A good software company should talk more about you - about adapting to your business or organizational environment - than about themselves. Your strongest protection is to keep asking questions: "Exactly how will this address our green mandate?" "Exactly how will this solve our problems with slow delivery?"

2. Keep in mind that bad news can be very good information.
Mickey Anglea at Vanderbilt University drafted a comprehensive RFP describing his specific requirements. The result was that three of the four leading mail and package tracking vendors he contacted "pretty much said no to all of our requirements," he said.

Anglea chose the vendor that said yes. "Today I have a system that does everything I was looking for: I can track anything that needs to get to a person at Vanderbilt, regardless of the originating carrier -- the USPS or even here in a Vanderbilt department."

3. A good software company will provide a forum for your IT team or other technical personnel to communicate with peer experts.
A meeting or phone call between the company's software team and your technical staff should be offered as a step in the process. Security is a common concern, for example, and a good software company will have solid, technical explanations of the encryption and other capabilities they use to mitigate threats.

4. Just say no if a vendor suggests customization.
A good software company has a highly configurable platform-a flexible, adaptable foundation that can meet changing needs. There should be no need for added fees to "customize" the software. Be aware that highly customized software can complicate your upgrade path, adding costs and potentially reducing your options in the future.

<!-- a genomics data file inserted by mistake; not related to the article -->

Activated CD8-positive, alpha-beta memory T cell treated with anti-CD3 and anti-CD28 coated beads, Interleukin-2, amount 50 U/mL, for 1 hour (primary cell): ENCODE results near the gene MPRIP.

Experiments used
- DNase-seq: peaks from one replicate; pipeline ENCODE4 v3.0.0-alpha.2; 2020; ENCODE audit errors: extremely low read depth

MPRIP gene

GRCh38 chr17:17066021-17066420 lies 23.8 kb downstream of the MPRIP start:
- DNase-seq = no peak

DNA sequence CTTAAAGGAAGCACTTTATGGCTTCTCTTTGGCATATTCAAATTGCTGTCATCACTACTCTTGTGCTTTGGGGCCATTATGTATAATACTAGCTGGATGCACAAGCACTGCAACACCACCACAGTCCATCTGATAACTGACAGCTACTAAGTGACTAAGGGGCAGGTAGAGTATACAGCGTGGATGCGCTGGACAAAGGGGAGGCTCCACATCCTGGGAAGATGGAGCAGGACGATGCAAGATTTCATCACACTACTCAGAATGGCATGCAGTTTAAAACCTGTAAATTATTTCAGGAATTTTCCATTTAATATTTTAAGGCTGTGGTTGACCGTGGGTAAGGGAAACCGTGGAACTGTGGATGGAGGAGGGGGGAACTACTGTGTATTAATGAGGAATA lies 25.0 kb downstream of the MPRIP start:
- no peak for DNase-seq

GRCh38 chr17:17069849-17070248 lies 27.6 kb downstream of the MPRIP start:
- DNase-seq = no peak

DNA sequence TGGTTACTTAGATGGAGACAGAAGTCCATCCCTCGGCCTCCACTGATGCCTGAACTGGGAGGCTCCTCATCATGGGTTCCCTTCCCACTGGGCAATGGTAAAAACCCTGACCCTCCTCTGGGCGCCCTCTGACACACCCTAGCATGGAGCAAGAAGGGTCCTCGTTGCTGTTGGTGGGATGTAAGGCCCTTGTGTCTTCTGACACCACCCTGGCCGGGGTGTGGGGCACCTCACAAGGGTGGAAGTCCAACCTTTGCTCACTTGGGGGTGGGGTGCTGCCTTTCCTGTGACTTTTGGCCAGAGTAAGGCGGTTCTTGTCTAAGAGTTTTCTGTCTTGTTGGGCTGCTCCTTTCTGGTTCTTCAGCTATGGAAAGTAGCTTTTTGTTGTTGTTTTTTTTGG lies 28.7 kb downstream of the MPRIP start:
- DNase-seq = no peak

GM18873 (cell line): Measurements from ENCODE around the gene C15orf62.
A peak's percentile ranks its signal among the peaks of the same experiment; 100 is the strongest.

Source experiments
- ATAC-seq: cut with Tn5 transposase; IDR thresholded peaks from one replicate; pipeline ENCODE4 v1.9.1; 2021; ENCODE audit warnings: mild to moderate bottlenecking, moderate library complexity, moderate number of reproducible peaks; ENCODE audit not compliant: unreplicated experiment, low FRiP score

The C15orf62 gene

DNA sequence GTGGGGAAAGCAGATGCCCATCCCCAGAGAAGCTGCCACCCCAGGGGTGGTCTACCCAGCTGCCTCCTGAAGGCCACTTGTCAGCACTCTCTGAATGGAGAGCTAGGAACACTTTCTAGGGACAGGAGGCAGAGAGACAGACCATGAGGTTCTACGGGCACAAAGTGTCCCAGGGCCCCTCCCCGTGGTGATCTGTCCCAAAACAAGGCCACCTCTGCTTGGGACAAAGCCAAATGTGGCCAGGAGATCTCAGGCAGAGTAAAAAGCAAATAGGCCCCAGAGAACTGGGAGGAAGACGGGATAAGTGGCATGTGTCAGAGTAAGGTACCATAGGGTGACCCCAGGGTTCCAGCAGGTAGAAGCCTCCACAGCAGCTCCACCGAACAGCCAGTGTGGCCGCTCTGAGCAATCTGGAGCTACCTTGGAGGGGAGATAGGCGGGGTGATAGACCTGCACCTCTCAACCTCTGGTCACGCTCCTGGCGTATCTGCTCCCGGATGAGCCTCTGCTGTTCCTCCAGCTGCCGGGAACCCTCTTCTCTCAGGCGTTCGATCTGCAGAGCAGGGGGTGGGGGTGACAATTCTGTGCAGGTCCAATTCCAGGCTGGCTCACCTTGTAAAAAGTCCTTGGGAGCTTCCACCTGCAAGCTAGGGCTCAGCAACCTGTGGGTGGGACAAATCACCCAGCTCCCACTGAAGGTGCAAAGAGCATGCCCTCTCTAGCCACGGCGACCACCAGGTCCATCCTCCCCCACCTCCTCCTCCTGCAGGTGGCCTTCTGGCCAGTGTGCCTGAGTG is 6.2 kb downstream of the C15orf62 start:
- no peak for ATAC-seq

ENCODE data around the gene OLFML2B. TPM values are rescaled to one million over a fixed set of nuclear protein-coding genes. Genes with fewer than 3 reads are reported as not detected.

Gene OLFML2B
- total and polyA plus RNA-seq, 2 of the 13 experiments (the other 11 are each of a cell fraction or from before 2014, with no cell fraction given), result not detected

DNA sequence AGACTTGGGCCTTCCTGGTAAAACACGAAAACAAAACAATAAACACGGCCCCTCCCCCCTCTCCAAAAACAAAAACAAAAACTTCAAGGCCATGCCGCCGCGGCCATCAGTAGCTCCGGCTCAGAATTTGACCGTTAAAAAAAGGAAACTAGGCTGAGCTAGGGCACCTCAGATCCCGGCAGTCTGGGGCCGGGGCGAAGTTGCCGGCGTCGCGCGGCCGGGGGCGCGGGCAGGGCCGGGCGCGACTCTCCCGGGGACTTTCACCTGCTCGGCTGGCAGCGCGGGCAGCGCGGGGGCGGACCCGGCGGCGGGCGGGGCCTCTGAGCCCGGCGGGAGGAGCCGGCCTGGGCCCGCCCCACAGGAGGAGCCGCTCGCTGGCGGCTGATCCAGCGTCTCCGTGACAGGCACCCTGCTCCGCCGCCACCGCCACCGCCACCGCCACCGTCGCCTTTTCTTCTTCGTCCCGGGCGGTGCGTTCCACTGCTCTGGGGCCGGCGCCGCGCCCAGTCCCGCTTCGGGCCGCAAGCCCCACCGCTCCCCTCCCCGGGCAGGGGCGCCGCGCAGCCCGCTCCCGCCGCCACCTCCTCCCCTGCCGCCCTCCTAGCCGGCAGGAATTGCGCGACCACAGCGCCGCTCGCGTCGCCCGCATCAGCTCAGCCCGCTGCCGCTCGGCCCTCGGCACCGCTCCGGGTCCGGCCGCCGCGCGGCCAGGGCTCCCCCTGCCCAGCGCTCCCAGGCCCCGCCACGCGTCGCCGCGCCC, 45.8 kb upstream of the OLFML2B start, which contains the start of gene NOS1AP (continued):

5. A good software company uses the latest software development technology.
This is a must for your "checklist": the latest architectural technology. Using a .NET platform, for example, ensures that many security protocols have already been met.

6. Maintenance and support options are hallmarks of a solid, reputable vendor.
A good software company should give you the choice of running the software in your own IT environment or having the solution hosted externally, either in the cloud or with third-party hosting.

7. A good software company develops 100 percent of everything.
Availability and reliability start with excellent integration. Handhelds or other field devices and the enterprise system software must communicate effectively: when part of the application is developed by a third party it can jeopardize this integration. You want your vendor to be able to say: "we write all the software, we understand it, we can configure it to meet your needs, and it all works together smoothly."

8. Good software will be able to integrate with other applications as required.
A good tracking system is not an island but a hub. As multiple uses are developed for your system, integrating with other applications is vital (for example integration with human resources applications can provide names, locations, and emails, and integration with a purchasing system can provide the link between a P.O. number and a name).

9. A good software vendor can accommodate any data communications configuration.
There are three ways to communicate between a handheld device and the server where the tracking software resides: using a device cradle, WIFI, and wide area cellular for mobile delivery vehicles. You may not need them all at first, but to ensure a strong growth path, make sure the system can accommodate all three.

10. A good software company's trainers have a deep understanding of the system.
Make sure the company has knowledgeable trainers who can communicate effectively with your technical team and with your day-to-day users. The trainers must have a thorough understanding of the solution itself and most important of all, must clearly understand the specific requirements of your operations.

Bruce E. Little is SCLogic Vice President of Emerging Markets. SCLogic is a leading provider of innovative mobile enterprise tracking software systems that leverage the latest barcode scanning, printing, mobile computing and wireless technologies. Bruce can be reached at 1-888-700-7027 and blittle@sclogic.com.